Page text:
The Romney Campaign:

Mitt Romney has openly made a mockery of Obama’s plans to slow climate change. At the Republican National Convention, Romney said, “President Obama promised to slow the rise of the oceans — [bites lip and pauses for audience laughter] — and to heal the planet. My promise is to help you and your family.” 

  • While Romney tries to avoid discussing the issue any further, his running mate Paul Ryan has made it clear that he does not think the environment is of concern and has even questioned the motives of climate change scientists. 
"Ryan questions the reliability of climate science, and in 2011 he opposed an amendment recognizing "that climate change is occurring, is caused largely by human activities, and poses significant risks for public health and welfare." Beyond the scientific questions, Ryan also has a history of opposing legislative action on climate change, voting against the cap-and-trade initiative in 2009, saying "This bill is not about science, it's not about costs and benefits; it's about ideology." " - Hayley Dunning, The Scientist
  • Ryan recently said in Ohio two weeks ago that Day 1 in office they would approve the Keystone XL Pipeline as the pipeline is the key to building jobs.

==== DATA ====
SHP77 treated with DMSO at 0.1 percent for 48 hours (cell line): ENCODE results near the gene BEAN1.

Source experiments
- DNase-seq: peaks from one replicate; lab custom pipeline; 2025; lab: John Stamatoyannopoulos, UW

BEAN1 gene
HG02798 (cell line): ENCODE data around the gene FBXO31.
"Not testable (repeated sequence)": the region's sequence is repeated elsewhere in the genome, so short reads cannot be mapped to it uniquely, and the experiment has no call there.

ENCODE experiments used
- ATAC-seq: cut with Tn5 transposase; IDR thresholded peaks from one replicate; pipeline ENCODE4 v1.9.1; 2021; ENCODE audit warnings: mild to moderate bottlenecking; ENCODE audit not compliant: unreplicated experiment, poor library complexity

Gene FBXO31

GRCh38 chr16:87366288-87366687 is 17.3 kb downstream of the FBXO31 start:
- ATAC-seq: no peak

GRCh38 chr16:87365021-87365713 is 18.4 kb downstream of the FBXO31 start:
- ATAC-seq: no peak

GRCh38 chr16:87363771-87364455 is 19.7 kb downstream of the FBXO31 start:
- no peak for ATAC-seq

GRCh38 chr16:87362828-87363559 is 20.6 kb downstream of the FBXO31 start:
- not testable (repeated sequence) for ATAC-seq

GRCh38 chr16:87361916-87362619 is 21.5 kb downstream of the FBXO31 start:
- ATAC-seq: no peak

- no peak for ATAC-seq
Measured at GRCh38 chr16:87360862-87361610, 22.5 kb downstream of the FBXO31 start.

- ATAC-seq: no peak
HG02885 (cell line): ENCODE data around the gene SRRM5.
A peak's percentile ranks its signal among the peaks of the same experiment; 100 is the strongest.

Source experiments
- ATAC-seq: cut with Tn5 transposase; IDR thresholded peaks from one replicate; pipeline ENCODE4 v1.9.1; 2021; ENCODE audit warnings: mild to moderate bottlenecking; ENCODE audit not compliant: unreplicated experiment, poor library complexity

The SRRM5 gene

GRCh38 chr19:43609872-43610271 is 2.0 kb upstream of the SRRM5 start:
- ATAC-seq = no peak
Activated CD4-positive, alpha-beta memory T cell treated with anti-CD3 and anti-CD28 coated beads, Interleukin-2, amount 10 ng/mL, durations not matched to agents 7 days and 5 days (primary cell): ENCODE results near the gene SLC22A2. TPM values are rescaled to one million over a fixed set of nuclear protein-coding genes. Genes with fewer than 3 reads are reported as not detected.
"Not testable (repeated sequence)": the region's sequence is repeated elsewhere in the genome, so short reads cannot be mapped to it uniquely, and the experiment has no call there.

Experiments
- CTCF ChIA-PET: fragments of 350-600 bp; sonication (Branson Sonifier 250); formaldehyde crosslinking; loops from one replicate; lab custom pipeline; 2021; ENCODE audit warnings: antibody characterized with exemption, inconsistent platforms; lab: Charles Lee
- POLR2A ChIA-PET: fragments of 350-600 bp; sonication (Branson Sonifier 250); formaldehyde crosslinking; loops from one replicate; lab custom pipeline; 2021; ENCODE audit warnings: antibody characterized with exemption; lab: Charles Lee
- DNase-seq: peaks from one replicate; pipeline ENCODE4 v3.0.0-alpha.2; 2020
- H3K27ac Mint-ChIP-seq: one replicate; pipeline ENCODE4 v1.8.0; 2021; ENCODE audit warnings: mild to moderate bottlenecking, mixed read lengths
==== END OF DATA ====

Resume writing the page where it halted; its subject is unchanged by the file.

• The Romney campaign has attacked the Obama campaign for investing in green energy and companies and failing. Romney has ignored renewable energy, pushed the need for only coal and oil, and ignored environmental issues all together.
"In the energy sector, Ryan supports the idea of reliable renewable energy sources, but thinks federal funding is not the way to go, repeatedly arguing that government should not "pick winners and losers." He consistently voted against federal funding for energy initiatives such as research into wind and solar energy and improving the design of nuclear and "clean coal" plants. He did, however,suggest in 2000 that opening federal land, such as the Arctic National Wildlife Refuge, to oil and gas drilling could raise some funds for alternative energy research." - Hayley Dunning, The Scientist
  • Loss of wildlife is not a concern of Gov. Romney's: 
"Mr. Romney, to illustrate his charge that Mr. Obama was hostile to the oil industry, said that the Obama administration had criminally prosecuted oil companies working in North Dakota for killing migratory birds. True. In September 2011, the United States attorney for North Dakota charged seven oil and natural gas companies for killing 28 migratory birds found dead near oil waste lagoons" - John M. Broder, reporter, NY Times

With due respect to both candidates- neither has spent time discussing the issue of climate change.

Our questions for the candidates:

  • What is clean coal?
  • Romney claims he can make us energy independence in 8 years - but at what cost?
  • When did we start using our own facts? Shouldn't something be indisputable? 
Treehugger has questions too! 

Here's # 8
 NASA climatologist James Hansen has said that exploitation of the Canadian tar sands means "game over" for the climate, due to the massive amount of stored carbon contained in this unconventional fossil fuel source, yet both Governor Romney and President Obama have essentially giving support for efforts to expand its importation into the United States. What's your position on increasing use of unconventional fossil fuels such as tar sands?